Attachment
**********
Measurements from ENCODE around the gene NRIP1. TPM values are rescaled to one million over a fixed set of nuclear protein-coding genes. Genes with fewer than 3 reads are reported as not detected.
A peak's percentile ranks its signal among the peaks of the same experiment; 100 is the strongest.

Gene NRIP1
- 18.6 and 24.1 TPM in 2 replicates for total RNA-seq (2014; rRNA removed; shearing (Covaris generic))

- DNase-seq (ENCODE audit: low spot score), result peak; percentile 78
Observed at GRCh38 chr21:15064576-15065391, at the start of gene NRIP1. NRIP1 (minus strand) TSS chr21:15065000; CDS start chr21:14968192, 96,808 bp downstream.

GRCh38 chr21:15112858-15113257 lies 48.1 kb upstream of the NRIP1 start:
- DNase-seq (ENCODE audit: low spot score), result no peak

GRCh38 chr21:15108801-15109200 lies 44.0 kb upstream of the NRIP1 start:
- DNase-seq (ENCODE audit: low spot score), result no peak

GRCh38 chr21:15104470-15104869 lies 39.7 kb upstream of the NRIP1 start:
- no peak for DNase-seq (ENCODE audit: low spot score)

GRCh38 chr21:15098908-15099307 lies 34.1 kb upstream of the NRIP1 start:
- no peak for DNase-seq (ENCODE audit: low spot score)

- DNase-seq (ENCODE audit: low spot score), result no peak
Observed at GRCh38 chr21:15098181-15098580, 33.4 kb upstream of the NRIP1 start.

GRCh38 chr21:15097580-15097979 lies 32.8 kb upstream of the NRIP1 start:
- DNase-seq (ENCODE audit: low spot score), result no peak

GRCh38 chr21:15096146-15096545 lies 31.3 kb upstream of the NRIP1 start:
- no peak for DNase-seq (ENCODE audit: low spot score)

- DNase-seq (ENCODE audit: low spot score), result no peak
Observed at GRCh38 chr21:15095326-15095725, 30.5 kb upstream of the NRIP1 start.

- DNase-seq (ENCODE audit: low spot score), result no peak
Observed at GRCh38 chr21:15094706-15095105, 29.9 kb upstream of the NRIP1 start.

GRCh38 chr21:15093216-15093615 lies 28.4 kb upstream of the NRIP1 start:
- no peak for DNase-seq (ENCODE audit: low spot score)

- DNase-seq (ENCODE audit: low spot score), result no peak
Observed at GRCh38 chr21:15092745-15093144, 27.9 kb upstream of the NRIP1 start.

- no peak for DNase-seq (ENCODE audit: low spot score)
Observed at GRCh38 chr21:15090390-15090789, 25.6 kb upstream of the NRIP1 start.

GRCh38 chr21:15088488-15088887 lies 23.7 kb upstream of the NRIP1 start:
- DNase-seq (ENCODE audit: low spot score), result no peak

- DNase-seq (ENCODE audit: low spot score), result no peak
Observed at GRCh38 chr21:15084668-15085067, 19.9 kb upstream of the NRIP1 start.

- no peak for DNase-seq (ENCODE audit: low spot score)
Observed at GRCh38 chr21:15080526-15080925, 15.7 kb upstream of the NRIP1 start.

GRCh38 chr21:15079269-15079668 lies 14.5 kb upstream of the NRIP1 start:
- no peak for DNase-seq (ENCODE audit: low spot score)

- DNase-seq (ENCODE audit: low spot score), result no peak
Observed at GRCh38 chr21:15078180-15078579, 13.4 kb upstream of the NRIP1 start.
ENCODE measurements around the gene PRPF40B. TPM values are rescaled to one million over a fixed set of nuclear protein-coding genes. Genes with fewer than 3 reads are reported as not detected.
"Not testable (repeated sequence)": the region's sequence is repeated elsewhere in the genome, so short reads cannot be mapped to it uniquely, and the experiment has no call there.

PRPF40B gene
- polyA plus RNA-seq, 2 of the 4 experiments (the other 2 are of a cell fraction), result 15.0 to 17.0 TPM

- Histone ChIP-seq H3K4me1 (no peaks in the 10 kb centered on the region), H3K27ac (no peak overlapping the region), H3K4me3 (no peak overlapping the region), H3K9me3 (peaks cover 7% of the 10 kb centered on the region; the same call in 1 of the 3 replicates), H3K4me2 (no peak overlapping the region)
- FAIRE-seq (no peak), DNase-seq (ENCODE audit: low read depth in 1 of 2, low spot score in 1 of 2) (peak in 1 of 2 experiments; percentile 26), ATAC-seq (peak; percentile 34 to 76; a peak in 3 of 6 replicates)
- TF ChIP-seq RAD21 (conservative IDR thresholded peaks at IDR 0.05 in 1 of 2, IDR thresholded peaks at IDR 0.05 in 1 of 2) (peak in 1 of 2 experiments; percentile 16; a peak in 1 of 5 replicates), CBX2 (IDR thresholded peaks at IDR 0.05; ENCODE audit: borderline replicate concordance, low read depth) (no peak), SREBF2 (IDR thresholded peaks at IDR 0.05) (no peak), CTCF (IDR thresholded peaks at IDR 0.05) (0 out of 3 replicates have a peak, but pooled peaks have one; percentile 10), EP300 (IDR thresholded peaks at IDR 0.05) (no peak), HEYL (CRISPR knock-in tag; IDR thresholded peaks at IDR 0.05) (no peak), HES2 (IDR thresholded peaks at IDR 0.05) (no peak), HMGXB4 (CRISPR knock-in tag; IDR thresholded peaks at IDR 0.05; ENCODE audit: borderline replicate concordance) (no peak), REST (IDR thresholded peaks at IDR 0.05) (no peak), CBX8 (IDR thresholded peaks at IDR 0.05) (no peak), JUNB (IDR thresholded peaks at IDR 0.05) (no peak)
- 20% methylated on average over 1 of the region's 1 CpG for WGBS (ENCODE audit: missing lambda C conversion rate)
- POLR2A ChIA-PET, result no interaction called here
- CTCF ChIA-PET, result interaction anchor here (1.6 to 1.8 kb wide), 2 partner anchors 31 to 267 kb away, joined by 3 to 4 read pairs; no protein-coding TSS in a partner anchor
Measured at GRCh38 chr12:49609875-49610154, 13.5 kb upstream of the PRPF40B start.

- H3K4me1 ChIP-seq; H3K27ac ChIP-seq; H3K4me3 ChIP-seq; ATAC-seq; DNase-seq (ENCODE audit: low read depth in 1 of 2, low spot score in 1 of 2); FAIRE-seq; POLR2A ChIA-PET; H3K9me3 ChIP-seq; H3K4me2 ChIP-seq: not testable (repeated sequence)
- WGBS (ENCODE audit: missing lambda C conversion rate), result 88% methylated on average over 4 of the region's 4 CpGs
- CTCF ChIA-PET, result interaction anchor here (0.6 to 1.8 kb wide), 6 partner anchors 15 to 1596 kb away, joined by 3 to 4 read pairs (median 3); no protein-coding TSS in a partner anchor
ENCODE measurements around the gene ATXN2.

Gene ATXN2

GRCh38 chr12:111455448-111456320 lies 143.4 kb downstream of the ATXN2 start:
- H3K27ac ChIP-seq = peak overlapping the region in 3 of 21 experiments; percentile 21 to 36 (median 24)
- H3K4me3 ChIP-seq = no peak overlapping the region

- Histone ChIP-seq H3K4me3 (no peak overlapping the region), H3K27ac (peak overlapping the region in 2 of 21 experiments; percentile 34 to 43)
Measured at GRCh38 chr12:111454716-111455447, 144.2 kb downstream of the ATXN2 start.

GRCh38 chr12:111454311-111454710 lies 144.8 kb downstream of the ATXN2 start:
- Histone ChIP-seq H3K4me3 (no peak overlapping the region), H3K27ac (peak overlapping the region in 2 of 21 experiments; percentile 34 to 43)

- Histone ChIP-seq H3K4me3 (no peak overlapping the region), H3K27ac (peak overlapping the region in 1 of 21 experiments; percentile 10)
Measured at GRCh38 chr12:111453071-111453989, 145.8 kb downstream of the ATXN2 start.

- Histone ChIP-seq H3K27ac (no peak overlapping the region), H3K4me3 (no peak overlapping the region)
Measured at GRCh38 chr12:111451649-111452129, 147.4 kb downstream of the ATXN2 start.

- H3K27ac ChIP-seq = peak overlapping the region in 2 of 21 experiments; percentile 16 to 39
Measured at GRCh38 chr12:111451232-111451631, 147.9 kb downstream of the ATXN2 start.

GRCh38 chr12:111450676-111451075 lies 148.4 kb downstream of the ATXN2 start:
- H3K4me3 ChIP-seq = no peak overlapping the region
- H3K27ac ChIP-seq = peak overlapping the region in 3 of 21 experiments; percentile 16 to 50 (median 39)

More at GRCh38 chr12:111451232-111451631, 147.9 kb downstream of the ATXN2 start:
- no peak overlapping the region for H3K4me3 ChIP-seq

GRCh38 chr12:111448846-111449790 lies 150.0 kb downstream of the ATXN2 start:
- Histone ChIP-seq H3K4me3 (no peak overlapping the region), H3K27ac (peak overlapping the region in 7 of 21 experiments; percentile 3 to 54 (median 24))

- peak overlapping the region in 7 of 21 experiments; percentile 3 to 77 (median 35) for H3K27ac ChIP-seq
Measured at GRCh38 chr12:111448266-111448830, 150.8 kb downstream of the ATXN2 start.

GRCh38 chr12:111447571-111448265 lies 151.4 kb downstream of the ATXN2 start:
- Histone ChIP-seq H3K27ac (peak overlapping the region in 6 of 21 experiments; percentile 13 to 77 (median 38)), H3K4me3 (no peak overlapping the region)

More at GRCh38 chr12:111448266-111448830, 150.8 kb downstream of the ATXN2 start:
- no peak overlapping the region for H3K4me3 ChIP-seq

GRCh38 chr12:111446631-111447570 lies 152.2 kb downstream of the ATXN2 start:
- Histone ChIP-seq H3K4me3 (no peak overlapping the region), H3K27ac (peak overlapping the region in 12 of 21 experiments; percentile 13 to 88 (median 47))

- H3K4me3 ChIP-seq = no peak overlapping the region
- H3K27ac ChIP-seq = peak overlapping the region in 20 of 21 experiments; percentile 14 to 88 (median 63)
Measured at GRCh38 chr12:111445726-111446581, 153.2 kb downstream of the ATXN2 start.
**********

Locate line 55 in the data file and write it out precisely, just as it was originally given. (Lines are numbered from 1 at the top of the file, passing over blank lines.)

ENCODE measurements around the gene ATXN2.